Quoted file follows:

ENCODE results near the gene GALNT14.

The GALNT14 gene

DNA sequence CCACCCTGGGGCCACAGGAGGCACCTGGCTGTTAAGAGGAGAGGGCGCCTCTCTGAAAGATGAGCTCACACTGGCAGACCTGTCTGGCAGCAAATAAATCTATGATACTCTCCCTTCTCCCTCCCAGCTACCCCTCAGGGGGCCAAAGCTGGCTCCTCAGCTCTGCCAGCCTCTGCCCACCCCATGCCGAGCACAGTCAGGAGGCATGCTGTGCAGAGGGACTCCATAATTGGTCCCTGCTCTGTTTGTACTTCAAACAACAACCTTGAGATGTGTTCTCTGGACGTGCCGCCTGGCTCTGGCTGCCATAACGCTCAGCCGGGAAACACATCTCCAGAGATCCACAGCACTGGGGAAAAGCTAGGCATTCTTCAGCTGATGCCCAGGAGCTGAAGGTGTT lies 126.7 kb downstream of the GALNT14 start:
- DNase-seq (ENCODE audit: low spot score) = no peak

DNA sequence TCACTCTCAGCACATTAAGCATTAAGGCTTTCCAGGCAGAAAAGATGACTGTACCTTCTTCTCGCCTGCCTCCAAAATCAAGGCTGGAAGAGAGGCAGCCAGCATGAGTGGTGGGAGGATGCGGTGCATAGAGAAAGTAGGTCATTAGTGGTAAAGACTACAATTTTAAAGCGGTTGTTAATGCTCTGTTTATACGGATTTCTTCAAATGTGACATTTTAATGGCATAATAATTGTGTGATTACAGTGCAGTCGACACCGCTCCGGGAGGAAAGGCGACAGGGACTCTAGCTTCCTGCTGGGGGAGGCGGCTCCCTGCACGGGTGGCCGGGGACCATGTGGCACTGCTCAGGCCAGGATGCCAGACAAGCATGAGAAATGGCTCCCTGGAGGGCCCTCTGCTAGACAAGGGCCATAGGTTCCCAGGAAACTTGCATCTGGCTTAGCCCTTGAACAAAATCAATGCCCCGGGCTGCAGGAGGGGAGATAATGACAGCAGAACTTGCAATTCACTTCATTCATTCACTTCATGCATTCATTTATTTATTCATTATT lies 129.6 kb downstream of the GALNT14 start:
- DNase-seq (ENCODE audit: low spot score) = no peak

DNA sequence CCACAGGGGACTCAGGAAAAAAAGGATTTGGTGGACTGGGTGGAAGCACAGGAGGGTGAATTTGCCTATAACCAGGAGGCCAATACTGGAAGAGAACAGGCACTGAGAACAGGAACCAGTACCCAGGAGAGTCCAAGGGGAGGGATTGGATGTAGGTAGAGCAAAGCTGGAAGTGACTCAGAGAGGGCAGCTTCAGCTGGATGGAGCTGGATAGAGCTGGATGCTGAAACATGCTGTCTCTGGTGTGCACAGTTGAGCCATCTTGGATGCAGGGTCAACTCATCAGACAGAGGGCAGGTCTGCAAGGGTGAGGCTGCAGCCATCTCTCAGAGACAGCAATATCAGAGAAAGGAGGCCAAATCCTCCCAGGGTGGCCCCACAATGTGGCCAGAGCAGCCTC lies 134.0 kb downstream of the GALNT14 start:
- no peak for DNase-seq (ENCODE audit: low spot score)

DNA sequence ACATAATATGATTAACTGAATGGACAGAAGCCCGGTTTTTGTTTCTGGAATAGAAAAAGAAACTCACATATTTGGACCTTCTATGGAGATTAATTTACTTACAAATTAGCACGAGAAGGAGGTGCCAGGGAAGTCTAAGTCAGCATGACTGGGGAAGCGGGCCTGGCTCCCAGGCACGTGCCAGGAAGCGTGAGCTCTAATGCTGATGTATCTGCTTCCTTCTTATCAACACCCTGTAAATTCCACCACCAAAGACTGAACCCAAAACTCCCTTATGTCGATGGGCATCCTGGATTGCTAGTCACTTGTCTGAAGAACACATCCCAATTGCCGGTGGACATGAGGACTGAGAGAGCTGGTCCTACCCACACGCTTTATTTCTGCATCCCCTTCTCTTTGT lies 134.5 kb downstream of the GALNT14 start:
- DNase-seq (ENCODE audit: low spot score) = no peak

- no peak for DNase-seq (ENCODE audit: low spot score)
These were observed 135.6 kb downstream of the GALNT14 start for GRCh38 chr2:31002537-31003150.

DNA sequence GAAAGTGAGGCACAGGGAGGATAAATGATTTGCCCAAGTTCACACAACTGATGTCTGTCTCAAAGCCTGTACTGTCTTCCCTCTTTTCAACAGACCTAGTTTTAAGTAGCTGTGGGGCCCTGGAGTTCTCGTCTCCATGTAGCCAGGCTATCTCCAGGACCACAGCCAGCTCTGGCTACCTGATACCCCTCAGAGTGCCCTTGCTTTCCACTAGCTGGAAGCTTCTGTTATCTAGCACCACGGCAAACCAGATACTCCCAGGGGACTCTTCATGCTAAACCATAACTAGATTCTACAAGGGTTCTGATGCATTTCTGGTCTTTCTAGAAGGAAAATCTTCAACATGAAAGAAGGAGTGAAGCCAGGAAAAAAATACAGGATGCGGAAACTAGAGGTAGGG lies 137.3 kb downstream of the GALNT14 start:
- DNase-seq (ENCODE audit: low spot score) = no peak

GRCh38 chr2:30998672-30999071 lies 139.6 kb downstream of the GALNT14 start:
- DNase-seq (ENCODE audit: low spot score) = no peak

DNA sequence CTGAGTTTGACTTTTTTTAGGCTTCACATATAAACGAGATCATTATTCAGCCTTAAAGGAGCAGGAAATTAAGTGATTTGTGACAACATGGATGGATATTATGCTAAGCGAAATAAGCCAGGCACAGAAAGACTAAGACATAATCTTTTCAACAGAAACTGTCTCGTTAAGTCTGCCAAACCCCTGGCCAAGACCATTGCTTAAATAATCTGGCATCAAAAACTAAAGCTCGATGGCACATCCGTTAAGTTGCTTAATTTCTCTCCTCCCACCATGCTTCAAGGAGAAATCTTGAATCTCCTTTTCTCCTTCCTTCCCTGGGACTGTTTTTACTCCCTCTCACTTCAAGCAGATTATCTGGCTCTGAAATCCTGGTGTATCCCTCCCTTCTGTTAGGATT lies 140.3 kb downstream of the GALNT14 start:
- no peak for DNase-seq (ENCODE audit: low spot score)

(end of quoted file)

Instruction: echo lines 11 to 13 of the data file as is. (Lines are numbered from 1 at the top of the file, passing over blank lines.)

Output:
- no peak for DNase-seq (ENCODE audit: low spot score)
These were observed 135.6 kb downstream of the GALNT14 start for GRCh38 chr2:31002537-31003150.

DNA sequence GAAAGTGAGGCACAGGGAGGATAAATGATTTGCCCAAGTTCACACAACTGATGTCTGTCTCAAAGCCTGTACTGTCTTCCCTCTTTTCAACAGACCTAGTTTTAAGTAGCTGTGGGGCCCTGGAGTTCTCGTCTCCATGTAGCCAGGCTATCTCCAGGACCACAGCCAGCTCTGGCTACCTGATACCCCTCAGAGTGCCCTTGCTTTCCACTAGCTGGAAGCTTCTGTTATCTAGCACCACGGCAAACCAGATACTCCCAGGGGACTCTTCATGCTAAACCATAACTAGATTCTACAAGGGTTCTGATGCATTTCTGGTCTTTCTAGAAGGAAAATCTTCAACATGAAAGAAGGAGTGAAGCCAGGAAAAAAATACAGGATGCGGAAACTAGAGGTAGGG lies 137.3 kb downstream of the GALNT14 start: